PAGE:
Electoral fraud and voter turnout
In this paper we experimentally investigate the consequences of electoral fraud on voter turnout. The experiment is based on a strategic binary voting model where voters decide whether to cast a costly vote in favour of their preferred candidate or to abstain. Minority candidate can illicitly influence the electoral process by applying ballot box stuffing. In the experiment we implement two different framings: we compare voter turnout in a neutral environment and with framed instructions to explicitly replicate elections. This approach enables to both test the model's predictions and to estimate framing effects of voting and fraud. Comparison of experimental results with theoretical predictions reveals over-voting, which is exac- erbated when fraud is applied. Moreover, turnout increases with moderate level of fraud. However, with more extensive electoral fraud, theoretical predictions are not matched. Voters fail to recognize that the existence of a relatively larger number of "agents" voting with certainty considerably decreases the benefits of voting. Importantly, framing matters, as revealed by the higher turnout of those in the majority group, against which the fraud is applied. Finally, individual level regression analysis provides evidences of strategic voting.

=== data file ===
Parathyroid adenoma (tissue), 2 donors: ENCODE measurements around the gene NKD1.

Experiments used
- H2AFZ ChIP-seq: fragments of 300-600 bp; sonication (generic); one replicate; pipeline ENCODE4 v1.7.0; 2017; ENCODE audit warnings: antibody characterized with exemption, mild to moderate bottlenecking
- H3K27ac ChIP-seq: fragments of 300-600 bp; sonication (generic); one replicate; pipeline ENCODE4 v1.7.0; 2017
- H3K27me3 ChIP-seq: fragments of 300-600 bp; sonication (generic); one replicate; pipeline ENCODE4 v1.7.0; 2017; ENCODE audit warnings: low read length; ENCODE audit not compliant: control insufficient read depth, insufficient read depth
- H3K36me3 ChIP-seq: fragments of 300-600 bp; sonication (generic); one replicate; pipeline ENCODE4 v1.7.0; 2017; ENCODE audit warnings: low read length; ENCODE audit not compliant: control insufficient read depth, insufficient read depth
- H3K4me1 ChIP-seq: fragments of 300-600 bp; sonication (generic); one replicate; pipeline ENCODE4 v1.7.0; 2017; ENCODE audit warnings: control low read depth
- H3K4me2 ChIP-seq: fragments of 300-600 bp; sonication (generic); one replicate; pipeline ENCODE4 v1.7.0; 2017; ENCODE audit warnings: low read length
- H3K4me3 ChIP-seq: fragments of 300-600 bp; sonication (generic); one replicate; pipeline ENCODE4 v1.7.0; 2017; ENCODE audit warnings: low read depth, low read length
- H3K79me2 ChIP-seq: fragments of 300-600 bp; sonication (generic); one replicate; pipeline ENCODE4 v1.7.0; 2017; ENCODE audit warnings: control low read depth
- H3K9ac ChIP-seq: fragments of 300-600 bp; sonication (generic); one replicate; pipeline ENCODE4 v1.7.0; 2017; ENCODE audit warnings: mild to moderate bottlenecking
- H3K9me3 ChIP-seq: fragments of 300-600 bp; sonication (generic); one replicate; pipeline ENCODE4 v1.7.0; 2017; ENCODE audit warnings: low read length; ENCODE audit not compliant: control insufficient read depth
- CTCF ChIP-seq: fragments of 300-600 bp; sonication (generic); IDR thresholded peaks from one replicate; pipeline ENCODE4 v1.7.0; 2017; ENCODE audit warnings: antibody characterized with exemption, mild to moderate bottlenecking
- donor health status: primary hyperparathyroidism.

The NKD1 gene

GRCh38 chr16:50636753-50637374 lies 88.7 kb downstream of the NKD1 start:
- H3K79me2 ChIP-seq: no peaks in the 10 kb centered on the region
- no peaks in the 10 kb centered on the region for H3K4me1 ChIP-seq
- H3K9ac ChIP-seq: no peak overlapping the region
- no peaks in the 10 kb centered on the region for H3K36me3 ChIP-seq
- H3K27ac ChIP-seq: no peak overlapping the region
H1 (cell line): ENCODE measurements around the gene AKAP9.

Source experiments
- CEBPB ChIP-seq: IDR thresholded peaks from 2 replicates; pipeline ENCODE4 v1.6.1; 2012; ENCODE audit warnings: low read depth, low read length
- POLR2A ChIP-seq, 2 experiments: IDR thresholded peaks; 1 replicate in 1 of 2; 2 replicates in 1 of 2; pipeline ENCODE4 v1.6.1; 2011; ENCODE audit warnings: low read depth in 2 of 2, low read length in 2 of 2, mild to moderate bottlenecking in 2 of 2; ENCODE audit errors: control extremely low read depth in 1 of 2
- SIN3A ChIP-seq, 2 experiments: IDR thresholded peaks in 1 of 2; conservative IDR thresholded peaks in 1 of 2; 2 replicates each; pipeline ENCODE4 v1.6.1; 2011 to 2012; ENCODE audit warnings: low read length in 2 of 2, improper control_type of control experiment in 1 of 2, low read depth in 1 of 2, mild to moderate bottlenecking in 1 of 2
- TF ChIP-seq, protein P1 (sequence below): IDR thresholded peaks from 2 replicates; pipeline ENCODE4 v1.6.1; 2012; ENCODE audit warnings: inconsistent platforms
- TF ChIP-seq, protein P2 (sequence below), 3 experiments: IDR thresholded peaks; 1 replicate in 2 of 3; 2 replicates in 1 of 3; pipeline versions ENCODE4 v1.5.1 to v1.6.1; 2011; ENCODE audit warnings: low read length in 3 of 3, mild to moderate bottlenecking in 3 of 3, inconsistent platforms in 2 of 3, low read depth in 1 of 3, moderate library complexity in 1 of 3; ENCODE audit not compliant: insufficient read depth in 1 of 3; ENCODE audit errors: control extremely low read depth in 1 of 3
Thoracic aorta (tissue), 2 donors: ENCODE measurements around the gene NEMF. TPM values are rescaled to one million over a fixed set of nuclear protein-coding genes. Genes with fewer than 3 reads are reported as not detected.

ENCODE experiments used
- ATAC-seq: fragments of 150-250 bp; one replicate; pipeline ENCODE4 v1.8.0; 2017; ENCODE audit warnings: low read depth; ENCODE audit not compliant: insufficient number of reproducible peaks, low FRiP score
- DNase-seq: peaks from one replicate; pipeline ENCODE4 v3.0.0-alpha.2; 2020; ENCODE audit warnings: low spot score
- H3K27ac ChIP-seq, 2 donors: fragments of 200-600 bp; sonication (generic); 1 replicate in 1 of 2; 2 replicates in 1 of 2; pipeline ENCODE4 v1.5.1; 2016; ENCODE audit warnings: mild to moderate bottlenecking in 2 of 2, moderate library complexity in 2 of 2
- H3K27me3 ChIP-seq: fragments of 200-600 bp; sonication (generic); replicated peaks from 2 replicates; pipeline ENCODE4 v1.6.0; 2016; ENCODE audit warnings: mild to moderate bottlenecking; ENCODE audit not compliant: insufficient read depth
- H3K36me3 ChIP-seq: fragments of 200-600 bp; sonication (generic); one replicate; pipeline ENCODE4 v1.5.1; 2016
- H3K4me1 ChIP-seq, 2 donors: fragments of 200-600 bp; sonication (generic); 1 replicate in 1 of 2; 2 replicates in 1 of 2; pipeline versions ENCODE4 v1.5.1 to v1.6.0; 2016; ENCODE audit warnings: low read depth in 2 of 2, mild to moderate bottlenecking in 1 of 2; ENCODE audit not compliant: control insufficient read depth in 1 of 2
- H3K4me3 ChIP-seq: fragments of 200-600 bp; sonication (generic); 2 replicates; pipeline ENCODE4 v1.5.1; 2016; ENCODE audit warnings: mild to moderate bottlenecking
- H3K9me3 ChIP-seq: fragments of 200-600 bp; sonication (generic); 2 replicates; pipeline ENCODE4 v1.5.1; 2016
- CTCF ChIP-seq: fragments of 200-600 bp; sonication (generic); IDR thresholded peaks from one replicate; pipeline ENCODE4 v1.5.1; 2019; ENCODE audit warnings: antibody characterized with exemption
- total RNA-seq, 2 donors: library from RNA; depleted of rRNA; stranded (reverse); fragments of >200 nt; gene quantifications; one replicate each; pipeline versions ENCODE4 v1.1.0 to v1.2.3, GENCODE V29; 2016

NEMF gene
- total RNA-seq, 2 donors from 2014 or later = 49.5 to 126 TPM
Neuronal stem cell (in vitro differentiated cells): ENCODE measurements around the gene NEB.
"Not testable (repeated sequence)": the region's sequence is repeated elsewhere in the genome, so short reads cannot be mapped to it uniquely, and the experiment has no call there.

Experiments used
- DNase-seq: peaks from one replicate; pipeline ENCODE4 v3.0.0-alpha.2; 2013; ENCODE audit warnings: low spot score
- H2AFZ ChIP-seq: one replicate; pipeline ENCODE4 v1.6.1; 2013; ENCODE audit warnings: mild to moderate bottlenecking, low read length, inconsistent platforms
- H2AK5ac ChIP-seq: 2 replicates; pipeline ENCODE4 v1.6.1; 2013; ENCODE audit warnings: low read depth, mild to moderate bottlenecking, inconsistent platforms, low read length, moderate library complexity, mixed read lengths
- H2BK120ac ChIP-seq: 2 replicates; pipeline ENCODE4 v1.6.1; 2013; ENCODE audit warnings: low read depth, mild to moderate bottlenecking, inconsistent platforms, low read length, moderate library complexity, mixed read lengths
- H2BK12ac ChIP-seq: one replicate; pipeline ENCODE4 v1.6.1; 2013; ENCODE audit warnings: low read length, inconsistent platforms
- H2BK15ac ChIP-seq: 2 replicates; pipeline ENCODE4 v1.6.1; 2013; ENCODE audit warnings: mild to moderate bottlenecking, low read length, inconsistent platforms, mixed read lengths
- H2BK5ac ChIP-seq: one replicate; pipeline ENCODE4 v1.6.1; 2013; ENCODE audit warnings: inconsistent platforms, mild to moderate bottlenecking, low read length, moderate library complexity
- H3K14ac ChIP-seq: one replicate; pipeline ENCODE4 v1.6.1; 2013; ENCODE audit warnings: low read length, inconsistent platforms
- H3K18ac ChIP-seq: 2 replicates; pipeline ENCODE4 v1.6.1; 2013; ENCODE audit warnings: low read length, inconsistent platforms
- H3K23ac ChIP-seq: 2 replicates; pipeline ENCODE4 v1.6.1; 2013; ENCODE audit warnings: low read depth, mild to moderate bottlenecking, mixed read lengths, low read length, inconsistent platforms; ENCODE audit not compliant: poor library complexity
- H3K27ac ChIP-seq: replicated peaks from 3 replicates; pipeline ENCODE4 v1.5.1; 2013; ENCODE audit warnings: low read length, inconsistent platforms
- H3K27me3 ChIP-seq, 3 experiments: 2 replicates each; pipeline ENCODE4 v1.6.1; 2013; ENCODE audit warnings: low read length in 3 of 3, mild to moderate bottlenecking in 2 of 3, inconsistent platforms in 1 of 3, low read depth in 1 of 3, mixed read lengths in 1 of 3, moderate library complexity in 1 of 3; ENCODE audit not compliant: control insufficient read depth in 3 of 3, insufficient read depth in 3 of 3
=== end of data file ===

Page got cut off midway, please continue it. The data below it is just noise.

|Date of creation:||25 Nov 2015|
|Date of revision:||25 Nov 2015|
|Contact details of provider:|| Postal: Piazza Ateneo Nuovo, 1 Milano 20126|
Phone: +39 02 6448 3089
Fax: +39 02 6448 3085
Web page: http://dems.unimib.it
More information through EDIRC
Please report citation or reference errors to , or , if you are the registered author of the cited work, log in to your RePEc Author Service profile, click on "citations" and make appropriate adjustments.:
- Matthew Ellman & Leonard Wantchekon, 2000.
"Electoral Competition Under the Threat of Political Unrest,"
The Quarterly Journal of Economics,
Oxford University Press, vol. 115(2), pages 499-531.
- Matthew Ellman & Leonard Wantchekon, 1999. "Electoral competition under the threat of political unrest," Economics Working Papers 457, Department of Economics and Business, Universitat Pompeu Fabra.